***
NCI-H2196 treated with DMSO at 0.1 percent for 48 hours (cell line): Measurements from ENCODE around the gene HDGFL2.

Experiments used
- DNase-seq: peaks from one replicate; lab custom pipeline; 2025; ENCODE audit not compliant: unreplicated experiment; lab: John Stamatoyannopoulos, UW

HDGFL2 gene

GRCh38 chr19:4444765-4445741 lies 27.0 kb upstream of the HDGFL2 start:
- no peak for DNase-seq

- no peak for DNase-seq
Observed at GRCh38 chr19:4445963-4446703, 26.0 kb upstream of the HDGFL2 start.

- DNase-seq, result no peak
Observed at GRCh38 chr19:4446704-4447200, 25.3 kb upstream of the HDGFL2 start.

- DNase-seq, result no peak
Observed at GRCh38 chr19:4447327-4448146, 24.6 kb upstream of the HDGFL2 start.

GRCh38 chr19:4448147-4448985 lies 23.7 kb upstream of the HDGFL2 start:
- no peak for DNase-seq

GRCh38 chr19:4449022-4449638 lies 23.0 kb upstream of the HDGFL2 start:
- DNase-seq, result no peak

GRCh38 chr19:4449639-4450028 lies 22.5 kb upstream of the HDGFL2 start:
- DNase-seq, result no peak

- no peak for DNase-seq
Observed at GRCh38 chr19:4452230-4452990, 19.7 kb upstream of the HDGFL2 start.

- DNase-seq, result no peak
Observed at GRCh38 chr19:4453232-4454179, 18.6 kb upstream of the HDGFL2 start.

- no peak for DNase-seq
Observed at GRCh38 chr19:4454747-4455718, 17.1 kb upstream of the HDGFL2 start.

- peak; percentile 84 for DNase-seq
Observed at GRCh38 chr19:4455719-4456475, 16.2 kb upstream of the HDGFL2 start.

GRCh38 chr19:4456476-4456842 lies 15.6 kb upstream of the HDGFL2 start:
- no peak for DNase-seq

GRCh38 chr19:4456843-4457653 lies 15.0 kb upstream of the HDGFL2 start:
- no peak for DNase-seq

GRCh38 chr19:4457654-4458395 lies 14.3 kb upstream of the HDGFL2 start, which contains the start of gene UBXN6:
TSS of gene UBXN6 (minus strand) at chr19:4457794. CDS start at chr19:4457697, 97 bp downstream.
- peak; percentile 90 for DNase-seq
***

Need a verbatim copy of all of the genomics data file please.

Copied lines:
NCI-H2196 treated with DMSO at 0.1 percent for 48 hours (cell line): Measurements from ENCODE around the gene HDGFL2.

Experiments used
- DNase-seq: peaks from one replicate; lab custom pipeline; 2025; ENCODE audit not compliant: unreplicated experiment; lab: John Stamatoyannopoulos, UW

HDGFL2 gene

GRCh38 chr19:4444765-4445741 lies 27.0 kb upstream of the HDGFL2 start:
- no peak for DNase-seq

- no peak for DNase-seq
Observed at GRCh38 chr19:4445963-4446703, 26.0 kb upstream of the HDGFL2 start.

- DNase-seq, result no peak
Observed at GRCh38 chr19:4446704-4447200, 25.3 kb upstream of the HDGFL2 start.

- DNase-seq, result no peak
Observed at GRCh38 chr19:4447327-4448146, 24.6 kb upstream of the HDGFL2 start.

GRCh38 chr19:4448147-4448985 lies 23.7 kb upstream of the HDGFL2 start:
- no peak for DNase-seq

GRCh38 chr19:4449022-4449638 lies 23.0 kb upstream of the HDGFL2 start:
- DNase-seq, result no peak

GRCh38 chr19:4449639-4450028 lies 22.5 kb upstream of the HDGFL2 start:
- DNase-seq, result no peak

- no peak for DNase-seq
Observed at GRCh38 chr19:4452230-4452990, 19.7 kb upstream of the HDGFL2 start.

- DNase-seq, result no peak
Observed at GRCh38 chr19:4453232-4454179, 18.6 kb upstream of the HDGFL2 start.

- no peak for DNase-seq
Observed at GRCh38 chr19:4454747-4455718, 17.1 kb upstream of the HDGFL2 start.

- peak; percentile 84 for DNase-seq
Observed at GRCh38 chr19:4455719-4456475, 16.2 kb upstream of the HDGFL2 start.

GRCh38 chr19:4456476-4456842 lies 15.6 kb upstream of the HDGFL2 start:
- no peak for DNase-seq

GRCh38 chr19:4456843-4457653 lies 15.0 kb upstream of the HDGFL2 start:
- no peak for DNase-seq

GRCh38 chr19:4457654-4458395 lies 14.3 kb upstream of the HDGFL2 start, which contains the start of gene UBXN6:
TSS of gene UBXN6 (minus strand) at chr19:4457794. CDS start at chr19:4457697, 97 bp downstream.
- peak; percentile 90 for DNase-seq